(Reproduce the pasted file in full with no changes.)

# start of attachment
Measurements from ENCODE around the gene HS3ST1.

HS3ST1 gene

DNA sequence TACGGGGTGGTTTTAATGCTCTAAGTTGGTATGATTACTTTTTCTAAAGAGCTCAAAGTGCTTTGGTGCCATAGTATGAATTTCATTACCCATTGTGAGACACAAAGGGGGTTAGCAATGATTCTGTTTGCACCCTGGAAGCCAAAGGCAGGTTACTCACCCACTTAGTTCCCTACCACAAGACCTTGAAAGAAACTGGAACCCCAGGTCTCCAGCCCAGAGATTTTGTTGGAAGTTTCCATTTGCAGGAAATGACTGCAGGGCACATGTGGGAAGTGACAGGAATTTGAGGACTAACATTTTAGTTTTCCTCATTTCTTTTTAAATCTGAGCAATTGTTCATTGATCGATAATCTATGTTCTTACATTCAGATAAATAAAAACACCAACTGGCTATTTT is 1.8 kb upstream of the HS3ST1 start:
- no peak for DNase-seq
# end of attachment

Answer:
Measurements from ENCODE around the gene HS3ST1.

HS3ST1 gene

DNA sequence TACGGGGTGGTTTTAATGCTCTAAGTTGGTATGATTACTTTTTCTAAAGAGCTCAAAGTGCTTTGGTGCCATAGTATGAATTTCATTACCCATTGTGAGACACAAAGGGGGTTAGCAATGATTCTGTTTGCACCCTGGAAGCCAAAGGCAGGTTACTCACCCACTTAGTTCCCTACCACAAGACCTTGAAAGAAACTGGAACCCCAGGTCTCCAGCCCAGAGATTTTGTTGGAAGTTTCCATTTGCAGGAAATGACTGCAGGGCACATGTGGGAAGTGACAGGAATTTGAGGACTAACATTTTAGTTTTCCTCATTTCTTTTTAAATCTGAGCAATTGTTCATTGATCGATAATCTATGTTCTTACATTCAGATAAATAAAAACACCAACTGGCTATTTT is 1.8 kb upstream of the HS3ST1 start:
- no peak for DNase-seq